The Telepathy One is no Google Glass. And supposedly, it's not trying to be.
Demonstrated at an event in New York City, the Telepathy One is a wearable headset developed in Japan, intended on being part of the very same emerging industry as Google Glass. It has a built-in camera and floating microdisplay, much likeand the . The biggest difference between it and Google Glass, besides specs, might be one of scope.
According to founder Takahito Iguchi, app developer and creator of the augmented-reality app Sekai Camera, the goal of Telepathy One is intimate: you're meant to "wear your love." Iguchi says he always wished telepathy were real, and that if it were, we could understand each other better.
What does that mean? What the Telepathy One mainly seems to do is stream video you're seeing through the onboard headset to people you're ideally in close social contact with. In the projected stream, you see their comments. It sounds a lot like the Google Hangout capability in Google Glass. But, the technical details -- how the Telepathy One records, streams, or stores video, where it's sharing this content to, and how private the content is -- weren't provided.
I got to try the headset, but demos were limited to showing off the microprojector's display quality: one headset showed text messages beamed from a tablet, and the other worked with the one announced app for Telepathy One, a Manga Camera App (already available and popular in Japan) that turns photos into black-and-white animated comics. But all it did was display these comics, as a proof of concept, onto the Telepathy One's tiny floating screen.
A tiny microprojector at the edge of an arm that floats in front of your eye displays a hovering image, much like Google Glass or the Vuzix M100. It's a tiny bit of tech that doesn't even look like it would fit in the Telepathy One's tiny arm. Telepathy One is supposed to be more aesthetically appealing than Google Glass, with an optical device that won't interfere as much with intimacy: it's meant to be a "social communication device" above all else.
The Telepathy One communicates via Bluetooth and uses an OS built off Linux, but the hardware specs remain a mystery.
App functions are very limited, by design: other than working with that funky Manga app, the Telepathy One supports streaming and sharing photos and videos...and that's about it. No promises of other augmented reality ideas or heads-up turn-by-turn directions. As for third-party app development and an API, Iguchi says that might wait for a "Telepathy Two," which his team is already working on.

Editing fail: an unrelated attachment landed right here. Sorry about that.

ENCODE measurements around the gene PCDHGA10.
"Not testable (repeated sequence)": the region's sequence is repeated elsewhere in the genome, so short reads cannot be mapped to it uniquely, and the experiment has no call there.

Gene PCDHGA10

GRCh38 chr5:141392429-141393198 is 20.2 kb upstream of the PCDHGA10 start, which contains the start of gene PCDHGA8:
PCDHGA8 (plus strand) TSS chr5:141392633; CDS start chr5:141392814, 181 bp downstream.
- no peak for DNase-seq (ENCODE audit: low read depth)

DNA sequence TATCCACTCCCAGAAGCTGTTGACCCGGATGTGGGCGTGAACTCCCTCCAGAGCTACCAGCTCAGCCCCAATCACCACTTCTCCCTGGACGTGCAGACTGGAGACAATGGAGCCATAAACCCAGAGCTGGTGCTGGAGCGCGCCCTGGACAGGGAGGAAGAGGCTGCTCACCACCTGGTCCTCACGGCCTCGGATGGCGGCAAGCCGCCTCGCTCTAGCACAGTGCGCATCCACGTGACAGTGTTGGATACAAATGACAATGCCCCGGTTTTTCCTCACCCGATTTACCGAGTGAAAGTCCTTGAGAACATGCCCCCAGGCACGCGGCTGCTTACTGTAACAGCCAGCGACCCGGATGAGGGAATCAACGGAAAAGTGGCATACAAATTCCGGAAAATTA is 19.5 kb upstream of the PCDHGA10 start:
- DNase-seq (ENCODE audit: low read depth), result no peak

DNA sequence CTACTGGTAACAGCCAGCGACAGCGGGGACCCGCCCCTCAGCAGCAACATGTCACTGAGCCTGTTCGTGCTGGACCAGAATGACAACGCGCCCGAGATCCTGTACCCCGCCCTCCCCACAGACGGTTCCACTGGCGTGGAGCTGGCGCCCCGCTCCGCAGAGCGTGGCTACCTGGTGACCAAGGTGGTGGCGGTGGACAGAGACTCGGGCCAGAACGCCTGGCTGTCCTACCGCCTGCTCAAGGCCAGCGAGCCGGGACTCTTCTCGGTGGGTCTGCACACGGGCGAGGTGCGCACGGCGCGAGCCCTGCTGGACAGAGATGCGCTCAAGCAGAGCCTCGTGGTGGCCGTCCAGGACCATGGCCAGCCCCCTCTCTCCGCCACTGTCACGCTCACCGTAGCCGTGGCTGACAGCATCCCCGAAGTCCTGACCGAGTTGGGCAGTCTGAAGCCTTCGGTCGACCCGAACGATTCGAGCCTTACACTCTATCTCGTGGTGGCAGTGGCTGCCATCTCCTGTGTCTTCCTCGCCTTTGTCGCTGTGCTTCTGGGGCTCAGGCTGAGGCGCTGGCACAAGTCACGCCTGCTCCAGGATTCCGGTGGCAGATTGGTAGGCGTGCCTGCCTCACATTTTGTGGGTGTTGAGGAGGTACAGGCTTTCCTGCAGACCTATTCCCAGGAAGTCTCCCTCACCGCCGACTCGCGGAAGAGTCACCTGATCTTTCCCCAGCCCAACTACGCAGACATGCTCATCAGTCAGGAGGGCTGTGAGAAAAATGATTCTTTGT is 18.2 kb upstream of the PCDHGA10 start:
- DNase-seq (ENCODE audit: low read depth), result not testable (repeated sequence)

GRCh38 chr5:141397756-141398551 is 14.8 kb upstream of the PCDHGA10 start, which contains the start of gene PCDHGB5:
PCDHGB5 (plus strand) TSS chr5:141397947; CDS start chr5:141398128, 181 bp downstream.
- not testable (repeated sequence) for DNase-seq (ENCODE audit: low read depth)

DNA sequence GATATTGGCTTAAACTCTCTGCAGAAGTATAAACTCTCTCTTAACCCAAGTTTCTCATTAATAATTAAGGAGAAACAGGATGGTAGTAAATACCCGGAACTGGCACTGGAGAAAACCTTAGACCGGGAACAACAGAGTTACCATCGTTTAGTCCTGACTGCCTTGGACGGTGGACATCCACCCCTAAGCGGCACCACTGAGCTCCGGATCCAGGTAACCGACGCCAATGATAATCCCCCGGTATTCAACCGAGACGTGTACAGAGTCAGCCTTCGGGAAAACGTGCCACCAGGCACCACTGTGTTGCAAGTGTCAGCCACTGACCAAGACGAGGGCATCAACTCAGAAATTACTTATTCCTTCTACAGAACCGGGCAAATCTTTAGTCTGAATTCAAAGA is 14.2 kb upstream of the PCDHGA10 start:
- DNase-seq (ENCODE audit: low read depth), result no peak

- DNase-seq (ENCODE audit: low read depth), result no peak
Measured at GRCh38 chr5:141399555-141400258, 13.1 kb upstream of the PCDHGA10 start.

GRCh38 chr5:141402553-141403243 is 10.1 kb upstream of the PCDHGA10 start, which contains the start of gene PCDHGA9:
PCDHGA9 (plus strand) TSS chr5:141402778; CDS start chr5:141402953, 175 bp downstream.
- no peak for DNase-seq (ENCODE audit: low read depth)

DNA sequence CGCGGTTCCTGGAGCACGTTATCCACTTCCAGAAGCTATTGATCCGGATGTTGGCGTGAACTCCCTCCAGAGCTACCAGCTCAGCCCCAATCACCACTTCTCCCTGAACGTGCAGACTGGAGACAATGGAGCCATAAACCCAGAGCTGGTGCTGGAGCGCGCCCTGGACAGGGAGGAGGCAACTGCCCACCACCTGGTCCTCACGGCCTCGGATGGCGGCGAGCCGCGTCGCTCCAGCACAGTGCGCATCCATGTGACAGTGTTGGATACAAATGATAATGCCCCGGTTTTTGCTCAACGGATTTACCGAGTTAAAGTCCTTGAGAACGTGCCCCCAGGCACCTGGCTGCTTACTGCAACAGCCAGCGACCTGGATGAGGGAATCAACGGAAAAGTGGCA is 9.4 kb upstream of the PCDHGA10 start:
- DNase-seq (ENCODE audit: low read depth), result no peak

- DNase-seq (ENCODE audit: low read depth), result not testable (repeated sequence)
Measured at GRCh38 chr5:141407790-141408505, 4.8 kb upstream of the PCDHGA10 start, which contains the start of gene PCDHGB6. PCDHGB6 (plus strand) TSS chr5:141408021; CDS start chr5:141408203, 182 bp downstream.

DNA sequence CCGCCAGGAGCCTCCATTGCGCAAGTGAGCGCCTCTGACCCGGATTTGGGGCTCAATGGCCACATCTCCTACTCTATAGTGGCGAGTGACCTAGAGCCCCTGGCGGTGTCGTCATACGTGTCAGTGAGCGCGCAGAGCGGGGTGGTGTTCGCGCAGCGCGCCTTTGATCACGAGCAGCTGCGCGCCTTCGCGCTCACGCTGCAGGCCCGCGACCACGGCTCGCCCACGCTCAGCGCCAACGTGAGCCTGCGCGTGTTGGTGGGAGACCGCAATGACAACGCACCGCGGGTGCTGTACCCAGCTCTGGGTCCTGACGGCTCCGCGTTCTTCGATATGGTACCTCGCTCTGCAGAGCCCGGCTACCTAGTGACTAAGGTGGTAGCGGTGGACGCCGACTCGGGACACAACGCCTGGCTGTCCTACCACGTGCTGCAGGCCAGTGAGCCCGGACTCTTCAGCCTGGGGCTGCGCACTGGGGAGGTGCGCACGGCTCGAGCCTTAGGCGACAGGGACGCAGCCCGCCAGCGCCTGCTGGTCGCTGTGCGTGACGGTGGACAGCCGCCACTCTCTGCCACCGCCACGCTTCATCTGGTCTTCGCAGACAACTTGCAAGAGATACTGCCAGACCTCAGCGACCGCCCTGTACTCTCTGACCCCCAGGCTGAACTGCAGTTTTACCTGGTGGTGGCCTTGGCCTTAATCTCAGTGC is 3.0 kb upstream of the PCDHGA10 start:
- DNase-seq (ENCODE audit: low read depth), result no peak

If all this sounds more than a little half-baked, then you know what it was like to be in the demo room. Even the streaming-video function wasn't ready to be seen. The headset itself feels very wobbly, and the finicky microprojector arm, though tiny, has an extremely small viewing window that needed to be aimed perfectly to be seen. It's a very early prototype at best, with very little real functionality to prove its claims.
In person, Iguchi is artistic and charming, and his ideals are intriguing. He seems open to ideas of how to best use his device. I want to believe him, but Telepathy One looks like it'll have a hard road to realizing those ideas. The first problem: Telepathy One is a very, very early prototype. The second: getting anyone to make apps for it will be a huge stretch, especially in an increasingly crowded landscape full of products that all seem to be welcoming apps. The Telepathy One feels like a conceptual contemporary art project more than an actual device. I'd use it in an installation exhibit at a museum, but would I pay for it?
If wearable visors and headsets are ever going to take off, they'll need to prove their worth and show us visions of ideas we've only dreamed of, or be so useful and cheap they'll seem indispensable. Telepathy One seems to be neither. But it is engaging in some of the questions of emotional intimacy and privacy that Google Glass will have tackle too, eventually. Iguchi's hopes are high that Telepathy One will be available by the end of the year, with a price lower than the Explorer edition of Google Glass (which costs nearly $1,500). The moment it's available, I look forward to seeing more of it. The futurist in me is excited, but the consumer is incredibly skeptical.